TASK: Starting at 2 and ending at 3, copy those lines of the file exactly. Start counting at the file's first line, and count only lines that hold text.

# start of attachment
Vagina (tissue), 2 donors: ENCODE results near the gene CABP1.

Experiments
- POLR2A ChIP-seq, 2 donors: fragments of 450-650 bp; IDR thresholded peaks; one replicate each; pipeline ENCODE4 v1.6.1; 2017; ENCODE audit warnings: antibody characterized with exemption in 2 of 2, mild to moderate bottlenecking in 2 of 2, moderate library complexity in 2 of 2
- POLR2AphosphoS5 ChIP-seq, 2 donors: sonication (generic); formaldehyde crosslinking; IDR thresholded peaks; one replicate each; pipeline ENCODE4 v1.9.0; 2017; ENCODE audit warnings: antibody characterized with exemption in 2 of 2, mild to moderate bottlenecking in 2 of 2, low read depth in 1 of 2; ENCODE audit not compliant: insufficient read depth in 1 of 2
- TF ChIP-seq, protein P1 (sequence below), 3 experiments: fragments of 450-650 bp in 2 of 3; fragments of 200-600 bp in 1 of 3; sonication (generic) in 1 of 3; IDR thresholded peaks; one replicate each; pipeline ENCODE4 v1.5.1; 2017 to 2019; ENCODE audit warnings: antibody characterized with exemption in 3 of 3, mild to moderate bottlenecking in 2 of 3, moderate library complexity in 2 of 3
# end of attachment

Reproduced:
Experiments
- POLR2A ChIP-seq, 2 donors: fragments of 450-650 bp; IDR thresholded peaks; one replicate each; pipeline ENCODE4 v1.6.1; 2017; ENCODE audit warnings: antibody characterized with exemption in 2 of 2, mild to moderate bottlenecking in 2 of 2, moderate library complexity in 2 of 2